Thanks to the New York Knicks giving away their 1st round picks for Eddy Curry, the Bulls were in a position to also acquire Joakim Noah in 2007. The key players for the 2-time NCAA Champion Florida Gators all declared for the draft that year, and both Al Horford and Corey Brewer were selected ahead of Noah. While the concerns about Noah’s limited offensive game were — and continue to be — valid, his vaunted defense at Florida translated well to the NBA. Picking 9th in so shallow a draft, it again would be hard to miss on Noah, whose name was plastered across ESPN and the like from collegiate success.
The two best picks that can really be attributed to Bulls management are those of Jimmy Butler and Taj Gibson, both of which were late-round picks whose success is nearly entirely a product of world-class work ethic and blue-collar grit. Who did the Bulls miss on, then? Let’s look at all those first-round picks the organization struck out on:
2009: James Johnson — This is almost more Thibs’ fault than GarPax. Johnson has proven himself to be a wonderful player when used properly, and he hadn’t been until Miami. Taken before Gibson in the same draft, Johnson failed to reach Gibson’s contribution level for half a decade.
2012: Marquis Teague — Boy oh boy, did they ever miss on this one. Teague is still a running joke among Chicago fans, who blame GarPax for ignoring Thibs’ pleas to draft Draymond Green.
2013: Tony Snell — Hoiberg gave Snell so many chances to be great and he waited until being traded to step up. Disappointing. Bucks Snell is very valuable, but don’t be confused; he was horrid in Chicago.
2014: Doug McDermott — Doug himself wasn’t a disappointing pick, but the price Chicago paid (16th and 19th picks of the 2014 draft, 2015 2nd rounder) was too high, especially considering what the Nuggets acquired (Jusuf Nurkic, Gary Harris, and Sir’Dominic Pointer, respectively) with those picks.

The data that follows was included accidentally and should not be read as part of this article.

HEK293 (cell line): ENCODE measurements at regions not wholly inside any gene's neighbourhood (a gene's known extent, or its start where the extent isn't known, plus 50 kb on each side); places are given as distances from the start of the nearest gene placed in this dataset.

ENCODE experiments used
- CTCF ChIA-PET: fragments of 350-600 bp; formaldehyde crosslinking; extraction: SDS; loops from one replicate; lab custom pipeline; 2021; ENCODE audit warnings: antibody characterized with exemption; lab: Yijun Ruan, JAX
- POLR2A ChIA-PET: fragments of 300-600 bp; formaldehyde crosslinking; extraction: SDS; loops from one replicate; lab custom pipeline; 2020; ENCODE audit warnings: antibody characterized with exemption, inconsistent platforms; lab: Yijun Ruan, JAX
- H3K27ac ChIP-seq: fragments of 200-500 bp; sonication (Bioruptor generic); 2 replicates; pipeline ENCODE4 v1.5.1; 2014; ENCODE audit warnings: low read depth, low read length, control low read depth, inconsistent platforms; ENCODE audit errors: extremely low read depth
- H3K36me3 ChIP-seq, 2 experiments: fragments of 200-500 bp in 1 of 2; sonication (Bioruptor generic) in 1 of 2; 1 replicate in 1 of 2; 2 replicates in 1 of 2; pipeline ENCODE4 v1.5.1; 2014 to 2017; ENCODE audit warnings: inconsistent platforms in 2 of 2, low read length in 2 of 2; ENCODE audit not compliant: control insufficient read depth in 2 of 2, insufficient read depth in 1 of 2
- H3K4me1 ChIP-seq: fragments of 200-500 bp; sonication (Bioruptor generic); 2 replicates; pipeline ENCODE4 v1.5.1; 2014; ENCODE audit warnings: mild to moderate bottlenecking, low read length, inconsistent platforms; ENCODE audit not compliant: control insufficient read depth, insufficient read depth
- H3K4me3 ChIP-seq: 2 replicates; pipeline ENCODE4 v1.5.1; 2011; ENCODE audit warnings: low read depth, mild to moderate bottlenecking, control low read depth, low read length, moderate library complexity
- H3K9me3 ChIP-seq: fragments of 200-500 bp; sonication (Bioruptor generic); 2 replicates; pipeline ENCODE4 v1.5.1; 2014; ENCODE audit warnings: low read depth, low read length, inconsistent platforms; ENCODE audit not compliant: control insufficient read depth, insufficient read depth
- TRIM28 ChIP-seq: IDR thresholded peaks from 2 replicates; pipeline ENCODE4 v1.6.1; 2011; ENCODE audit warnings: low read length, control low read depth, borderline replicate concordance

2015: Bobby Portis — It’s possibly too soon to give up on Portis, who played some of his best basketball against the Boston Celtics in the 2017 playoffs. However, he lacks any real defensive ability, and his inconsistent offense is not covered by his motor.
2016: Denzel Valentine — Deemed a day-one NBA-ready player by scouts, Valentine had an abysmal rookie season and didn’t show much improvement in this year’s Summer League. While concerns about Valentine as a defender were apparent from the outset, his shooting and passing inefficiencies were debilitating.
I’ll give credit where credit is due; the Bulls have drafted above average in the second round, which is confusing to me, but not quite upsetting. Omer Asik, Paul Zipser, Chris Duhon, and Aaron Gray are/were all contributors at some point. While it’s encouraging to see a team excel at finding cheap gems, it also compounds the frustration from the Bulls selling this year’s 2nd-rounder to Golden State for a $3.5 million consolation, which likely goes to cover the salary of some White Sox rookie. It hurts more because they acquired Jordan Bell with that pick, who nearly dropped a 5×5 in Summer League and looks to be as skilled as — and potentially more useful than — the aforementioned Markkanen.
Operating in Free Agency
The Bulls’ moves in free agency have steadily worsened in recent years too. While Chicago has generally been a homegrown team, free agency is a necessary part of retaining or obtaining relevancy. With that in mind, the biggest names to sign with Chicago have been Carlos “AND-1!” Boozer, an ancient Pau Gasol, and the equally ancient Indiana-Jones-and-the-Waders-of-the-Lost-Ark-edition Dwyane Wade.